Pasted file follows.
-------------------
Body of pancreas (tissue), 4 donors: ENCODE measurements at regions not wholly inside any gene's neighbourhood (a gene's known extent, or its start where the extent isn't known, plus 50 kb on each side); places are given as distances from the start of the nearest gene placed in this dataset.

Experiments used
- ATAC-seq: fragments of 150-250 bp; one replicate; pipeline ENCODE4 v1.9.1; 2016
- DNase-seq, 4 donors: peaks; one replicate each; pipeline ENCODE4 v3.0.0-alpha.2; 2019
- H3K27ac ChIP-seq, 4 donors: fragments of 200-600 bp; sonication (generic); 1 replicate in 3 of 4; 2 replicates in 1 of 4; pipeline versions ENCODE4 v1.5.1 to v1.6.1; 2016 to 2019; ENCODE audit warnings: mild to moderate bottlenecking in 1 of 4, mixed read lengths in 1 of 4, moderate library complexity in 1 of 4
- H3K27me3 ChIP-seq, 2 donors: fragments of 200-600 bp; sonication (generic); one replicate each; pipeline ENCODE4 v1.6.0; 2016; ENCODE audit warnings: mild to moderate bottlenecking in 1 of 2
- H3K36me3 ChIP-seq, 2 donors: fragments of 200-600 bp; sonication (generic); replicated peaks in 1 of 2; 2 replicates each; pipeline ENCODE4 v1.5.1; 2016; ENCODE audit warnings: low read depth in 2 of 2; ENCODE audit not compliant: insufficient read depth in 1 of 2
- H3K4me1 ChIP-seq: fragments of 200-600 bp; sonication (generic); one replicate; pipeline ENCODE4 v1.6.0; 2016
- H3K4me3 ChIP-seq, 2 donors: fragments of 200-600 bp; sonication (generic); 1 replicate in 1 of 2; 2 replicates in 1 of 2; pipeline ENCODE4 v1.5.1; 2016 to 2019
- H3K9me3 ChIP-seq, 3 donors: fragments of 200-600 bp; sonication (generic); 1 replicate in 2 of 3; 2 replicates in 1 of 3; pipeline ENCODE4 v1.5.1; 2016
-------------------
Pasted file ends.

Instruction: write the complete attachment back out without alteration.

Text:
Body of pancreas (tissue), 4 donors: ENCODE measurements at regions not wholly inside any gene's neighbourhood (a gene's known extent, or its start where the extent isn't known, plus 50 kb on each side); places are given as distances from the start of the nearest gene placed in this dataset.

Experiments used
- ATAC-seq: fragments of 150-250 bp; one replicate; pipeline ENCODE4 v1.9.1; 2016
- DNase-seq, 4 donors: peaks; one replicate each; pipeline ENCODE4 v3.0.0-alpha.2; 2019
- H3K27ac ChIP-seq, 4 donors: fragments of 200-600 bp; sonication (generic); 1 replicate in 3 of 4; 2 replicates in 1 of 4; pipeline versions ENCODE4 v1.5.1 to v1.6.1; 2016 to 2019; ENCODE audit warnings: mild to moderate bottlenecking in 1 of 4, mixed read lengths in 1 of 4, moderate library complexity in 1 of 4
- H3K27me3 ChIP-seq, 2 donors: fragments of 200-600 bp; sonication (generic); one replicate each; pipeline ENCODE4 v1.6.0; 2016; ENCODE audit warnings: mild to moderate bottlenecking in 1 of 2
- H3K36me3 ChIP-seq, 2 donors: fragments of 200-600 bp; sonication (generic); replicated peaks in 1 of 2; 2 replicates each; pipeline ENCODE4 v1.5.1; 2016; ENCODE audit warnings: low read depth in 2 of 2; ENCODE audit not compliant: insufficient read depth in 1 of 2
- H3K4me1 ChIP-seq: fragments of 200-600 bp; sonication (generic); one replicate; pipeline ENCODE4 v1.6.0; 2016
- H3K4me3 ChIP-seq, 2 donors: fragments of 200-600 bp; sonication (generic); 1 replicate in 1 of 2; 2 replicates in 1 of 2; pipeline ENCODE4 v1.5.1; 2016 to 2019
- H3K9me3 ChIP-seq, 3 donors: fragments of 200-600 bp; sonication (generic); 1 replicate in 2 of 3; 2 replicates in 1 of 3; pipeline ENCODE4 v1.5.1; 2016